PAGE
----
It's not perfect. When I put my water bottle into the external side pocket, it eats into the available space inside because it presses into the side of the bag. And if your bottle is tall, it may fall out because the pocket isn't very deep.

Because the material is so soft, the bag also doesn't stand well when it isn't full, and flops over quite a bit. This can be irritating when you just want to set the bag down for a moment.

Also, note that the bag's base is narrower than the top, and it's deep - another two reasons it doesn't stand up so well. The depth can make it hard to reach for things at the bottom. 

Finally, again, on the thickness of the bag fabric - I'm perfectly okay with tossing a DSLR into the bag without any protective casing, but it means I can't be throwing my bag onto the ground. This probably isn't ideal for everyone.

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From clockwise from top left: 1) The shoulder straps are thin and minimally padded, but comfortable; 2) the side pocket fits a water bottle (this one is only 500ml) but awkwardly; 3) my Canon 550D in the bag, for scale. 

SO...

The very thing that make the bag work for me - the lightweight fabric - is also what limits it, but overall, the bag suits my needs to a T. It's also impressive how strong it was, despite being so light - I stuffed it to the gills when I was travelling in South America and it sometimes weighed as much as 8kg (don't ask) but it showed no strain or wear whatsoever.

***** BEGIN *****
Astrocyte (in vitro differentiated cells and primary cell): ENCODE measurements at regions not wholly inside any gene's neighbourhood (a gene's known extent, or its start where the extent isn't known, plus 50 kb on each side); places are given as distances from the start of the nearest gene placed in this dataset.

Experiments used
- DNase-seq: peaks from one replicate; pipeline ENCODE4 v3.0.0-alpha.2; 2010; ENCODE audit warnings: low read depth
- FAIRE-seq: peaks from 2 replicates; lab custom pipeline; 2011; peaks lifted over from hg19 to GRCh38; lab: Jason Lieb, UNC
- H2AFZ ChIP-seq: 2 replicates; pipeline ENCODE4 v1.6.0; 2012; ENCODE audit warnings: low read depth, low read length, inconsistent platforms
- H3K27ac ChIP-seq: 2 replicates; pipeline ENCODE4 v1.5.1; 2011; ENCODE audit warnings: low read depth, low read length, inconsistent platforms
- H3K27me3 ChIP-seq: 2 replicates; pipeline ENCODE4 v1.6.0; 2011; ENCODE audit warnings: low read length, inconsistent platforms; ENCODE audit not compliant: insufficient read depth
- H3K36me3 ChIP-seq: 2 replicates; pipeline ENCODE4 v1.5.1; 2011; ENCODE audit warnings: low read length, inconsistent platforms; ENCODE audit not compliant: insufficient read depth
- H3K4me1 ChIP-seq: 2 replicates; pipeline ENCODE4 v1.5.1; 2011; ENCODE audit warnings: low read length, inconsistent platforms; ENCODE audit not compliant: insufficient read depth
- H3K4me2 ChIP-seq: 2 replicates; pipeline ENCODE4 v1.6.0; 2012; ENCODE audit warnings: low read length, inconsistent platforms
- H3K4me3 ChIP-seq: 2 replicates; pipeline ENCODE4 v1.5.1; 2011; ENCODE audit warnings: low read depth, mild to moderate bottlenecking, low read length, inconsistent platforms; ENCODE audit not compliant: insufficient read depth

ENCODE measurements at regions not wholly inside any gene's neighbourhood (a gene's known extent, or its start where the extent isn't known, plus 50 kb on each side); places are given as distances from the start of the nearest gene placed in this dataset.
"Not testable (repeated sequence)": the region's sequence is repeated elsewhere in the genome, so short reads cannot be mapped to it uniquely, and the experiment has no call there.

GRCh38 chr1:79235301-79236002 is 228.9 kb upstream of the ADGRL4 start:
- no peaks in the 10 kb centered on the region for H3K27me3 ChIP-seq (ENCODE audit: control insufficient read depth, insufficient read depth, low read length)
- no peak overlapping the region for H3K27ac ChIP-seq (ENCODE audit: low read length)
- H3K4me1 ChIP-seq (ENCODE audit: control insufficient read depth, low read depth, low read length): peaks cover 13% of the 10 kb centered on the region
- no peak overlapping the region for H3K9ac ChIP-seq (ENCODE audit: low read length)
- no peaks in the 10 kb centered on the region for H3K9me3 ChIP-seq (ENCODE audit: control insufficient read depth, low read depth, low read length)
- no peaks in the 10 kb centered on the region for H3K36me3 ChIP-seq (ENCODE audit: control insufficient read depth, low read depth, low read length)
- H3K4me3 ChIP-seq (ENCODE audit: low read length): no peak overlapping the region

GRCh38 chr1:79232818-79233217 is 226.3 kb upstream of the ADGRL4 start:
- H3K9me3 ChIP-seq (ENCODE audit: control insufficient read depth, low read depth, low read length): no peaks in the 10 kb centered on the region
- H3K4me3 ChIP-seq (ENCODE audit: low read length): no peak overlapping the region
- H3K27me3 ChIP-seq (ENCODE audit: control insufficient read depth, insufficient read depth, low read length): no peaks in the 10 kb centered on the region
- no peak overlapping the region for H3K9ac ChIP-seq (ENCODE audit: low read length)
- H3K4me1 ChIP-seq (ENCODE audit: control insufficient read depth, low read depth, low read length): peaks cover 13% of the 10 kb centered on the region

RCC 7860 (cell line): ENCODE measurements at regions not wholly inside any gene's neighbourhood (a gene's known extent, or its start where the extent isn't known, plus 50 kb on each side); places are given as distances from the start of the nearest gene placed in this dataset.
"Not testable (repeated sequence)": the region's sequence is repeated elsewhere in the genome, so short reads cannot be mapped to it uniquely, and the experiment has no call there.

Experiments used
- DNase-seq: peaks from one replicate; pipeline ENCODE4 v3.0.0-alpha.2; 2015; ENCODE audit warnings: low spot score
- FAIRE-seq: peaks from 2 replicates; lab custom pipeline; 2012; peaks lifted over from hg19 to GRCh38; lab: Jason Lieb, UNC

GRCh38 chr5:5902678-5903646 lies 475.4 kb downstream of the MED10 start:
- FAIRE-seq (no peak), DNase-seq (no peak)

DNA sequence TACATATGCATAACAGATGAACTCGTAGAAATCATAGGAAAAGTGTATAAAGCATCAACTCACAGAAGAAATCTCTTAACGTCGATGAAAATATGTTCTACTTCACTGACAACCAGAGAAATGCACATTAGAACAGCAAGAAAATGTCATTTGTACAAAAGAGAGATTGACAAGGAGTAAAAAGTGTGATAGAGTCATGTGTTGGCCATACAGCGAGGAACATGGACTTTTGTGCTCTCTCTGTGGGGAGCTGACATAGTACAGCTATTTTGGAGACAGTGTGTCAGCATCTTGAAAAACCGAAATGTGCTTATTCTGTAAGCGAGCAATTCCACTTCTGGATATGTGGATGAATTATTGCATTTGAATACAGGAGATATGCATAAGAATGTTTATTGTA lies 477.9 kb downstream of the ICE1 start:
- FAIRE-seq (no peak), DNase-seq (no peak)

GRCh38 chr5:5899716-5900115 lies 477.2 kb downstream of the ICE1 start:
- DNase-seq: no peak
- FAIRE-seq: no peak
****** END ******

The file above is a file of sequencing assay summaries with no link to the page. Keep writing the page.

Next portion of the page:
The only other backpacks I came close to buying were the Patagonia Arbor Grande, and the Patagonia Black Hole backpacks, but I never got to examine those in person. Ultimately I decided to go with something I could check out in person. 

In my hunt for backpacks, there weren't very many that came close to checking off so many qualities on my list, and so I'm happy I went with this one. 

What's your favourite travel day bag?

Comments

Astrid said…
I was considering the SYNAPSE 19 for casual day hikes and travel. But your suggestion is also under consideration. Especially as, sometimes a backpack is not ideal - ie where you need easy access or in a place prone to thievery.

https://www.tombihn.com/collections/laptop-bags/products/synapse-19?variant=53075944903
Jamie-Lee said…
Such a great review, and I love the fact that it is also versatile in how you carry it - whether that's handheld or as intended. I am kinda starting to think about adding a backpack into my wardrobe (especially as I'd love to start doing more hikes if I can drag Luke out with me) and this one looks like a good contender.
Jessica said…
Although I prefer smaller bags (I usually wear my A.P.C. bag to work) I was gifted a Fjallraven backpack by my husband last year when I landed my current job. It's a bit trendy but I like the design so I'm not too bothered that everyone around me is carrying the same backpack. It's great when I need to carry more than my wallet, phone and some other smaller items. I wish it was waterproof though. I really like the vintage look of yours!
lin said…
Astrid: I do prefer cross-body strap bags in general for travel, but on holidays where I may be a little more active, and plan to go trekking, this backpack checks off most of my boxes. Hope you find the right one for your needs!

Jamie-Lee: Hope you do find something that suits you! I actually like a simple drawstring backpack as well if it's a leisurely hike, and you can find ones in cute prints.

Jessica: The Fjallraven backpacks are very popular here too, and I think it's because it's so practical. I'm happy using rain covers when it rains, rather than getting a waterproof backpack because sometimes the coating doesn't last, especially in the humid weather in Singapore.
Rohit Singh said…
Nice gifts ideas and especially teaching little adults to learn how to sew thank you Best HandBags For Women In India